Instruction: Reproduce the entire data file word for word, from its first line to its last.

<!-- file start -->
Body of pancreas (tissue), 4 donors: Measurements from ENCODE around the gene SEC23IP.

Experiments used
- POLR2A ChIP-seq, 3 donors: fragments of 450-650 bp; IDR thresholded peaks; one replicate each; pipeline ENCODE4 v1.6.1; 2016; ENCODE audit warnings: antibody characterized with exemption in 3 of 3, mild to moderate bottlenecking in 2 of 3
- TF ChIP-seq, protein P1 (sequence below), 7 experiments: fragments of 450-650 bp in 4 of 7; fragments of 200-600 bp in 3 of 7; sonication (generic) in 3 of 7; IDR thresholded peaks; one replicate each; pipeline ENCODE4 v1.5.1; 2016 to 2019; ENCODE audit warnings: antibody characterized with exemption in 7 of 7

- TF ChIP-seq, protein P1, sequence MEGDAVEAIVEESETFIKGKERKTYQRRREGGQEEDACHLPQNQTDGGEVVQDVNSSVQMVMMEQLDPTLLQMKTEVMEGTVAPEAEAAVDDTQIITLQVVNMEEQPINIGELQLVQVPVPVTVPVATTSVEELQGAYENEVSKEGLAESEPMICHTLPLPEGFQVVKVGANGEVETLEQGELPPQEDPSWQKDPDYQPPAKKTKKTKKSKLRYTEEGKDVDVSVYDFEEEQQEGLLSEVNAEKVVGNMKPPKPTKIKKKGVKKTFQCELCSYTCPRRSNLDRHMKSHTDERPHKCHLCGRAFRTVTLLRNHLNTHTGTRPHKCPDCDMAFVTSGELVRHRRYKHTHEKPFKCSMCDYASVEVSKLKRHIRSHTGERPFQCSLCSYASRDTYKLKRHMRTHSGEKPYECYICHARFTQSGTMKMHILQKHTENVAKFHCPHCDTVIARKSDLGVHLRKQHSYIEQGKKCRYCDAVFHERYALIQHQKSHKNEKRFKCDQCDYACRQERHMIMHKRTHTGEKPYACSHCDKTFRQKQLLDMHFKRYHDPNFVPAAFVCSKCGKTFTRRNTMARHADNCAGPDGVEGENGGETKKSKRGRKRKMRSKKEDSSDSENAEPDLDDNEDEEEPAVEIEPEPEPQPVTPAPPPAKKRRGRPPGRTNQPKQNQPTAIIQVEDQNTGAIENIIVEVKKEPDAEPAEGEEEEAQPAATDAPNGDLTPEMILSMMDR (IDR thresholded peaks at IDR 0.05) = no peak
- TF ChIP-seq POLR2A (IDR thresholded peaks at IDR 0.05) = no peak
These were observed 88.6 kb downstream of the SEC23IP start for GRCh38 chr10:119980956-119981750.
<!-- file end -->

Body of pancreas (tissue), 4 donors: Measurements from ENCODE around the gene SEC23IP.

Experiments used
- POLR2A ChIP-seq, 3 donors: fragments of 450-650 bp; IDR thresholded peaks; one replicate each; pipeline ENCODE4 v1.6.1; 2016; ENCODE audit warnings: antibody characterized with exemption in 3 of 3, mild to moderate bottlenecking in 2 of 3
- TF ChIP-seq, protein P1 (sequence below), 7 experiments: fragments of 450-650 bp in 4 of 7; fragments of 200-600 bp in 3 of 7; sonication (generic) in 3 of 7; IDR thresholded peaks; one replicate each; pipeline ENCODE4 v1.5.1; 2016 to 2019; ENCODE audit warnings: antibody characterized with exemption in 7 of 7

- TF ChIP-seq, protein P1, sequence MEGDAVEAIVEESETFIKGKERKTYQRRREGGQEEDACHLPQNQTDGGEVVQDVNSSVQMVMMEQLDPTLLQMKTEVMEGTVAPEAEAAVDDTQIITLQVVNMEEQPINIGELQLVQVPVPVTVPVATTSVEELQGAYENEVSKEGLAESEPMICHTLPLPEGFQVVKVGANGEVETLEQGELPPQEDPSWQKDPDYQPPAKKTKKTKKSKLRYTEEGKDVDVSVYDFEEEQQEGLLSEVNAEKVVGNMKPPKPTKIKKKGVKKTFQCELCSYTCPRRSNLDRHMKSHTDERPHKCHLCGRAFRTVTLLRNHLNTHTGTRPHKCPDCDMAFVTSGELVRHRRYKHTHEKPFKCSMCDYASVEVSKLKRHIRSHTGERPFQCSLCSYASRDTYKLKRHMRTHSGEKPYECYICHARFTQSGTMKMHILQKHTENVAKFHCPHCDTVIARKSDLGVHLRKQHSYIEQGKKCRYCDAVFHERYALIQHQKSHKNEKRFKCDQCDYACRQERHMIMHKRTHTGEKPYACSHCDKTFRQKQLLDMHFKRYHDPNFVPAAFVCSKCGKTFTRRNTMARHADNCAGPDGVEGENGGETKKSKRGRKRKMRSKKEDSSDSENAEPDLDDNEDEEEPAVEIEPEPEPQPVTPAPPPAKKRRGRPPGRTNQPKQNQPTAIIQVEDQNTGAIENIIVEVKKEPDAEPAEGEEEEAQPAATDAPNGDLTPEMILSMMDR (IDR thresholded peaks at IDR 0.05) = no peak
- TF ChIP-seq POLR2A (IDR thresholded peaks at IDR 0.05) = no peak
These were observed 88.6 kb downstream of the SEC23IP start for GRCh38 chr10:119980956-119981750.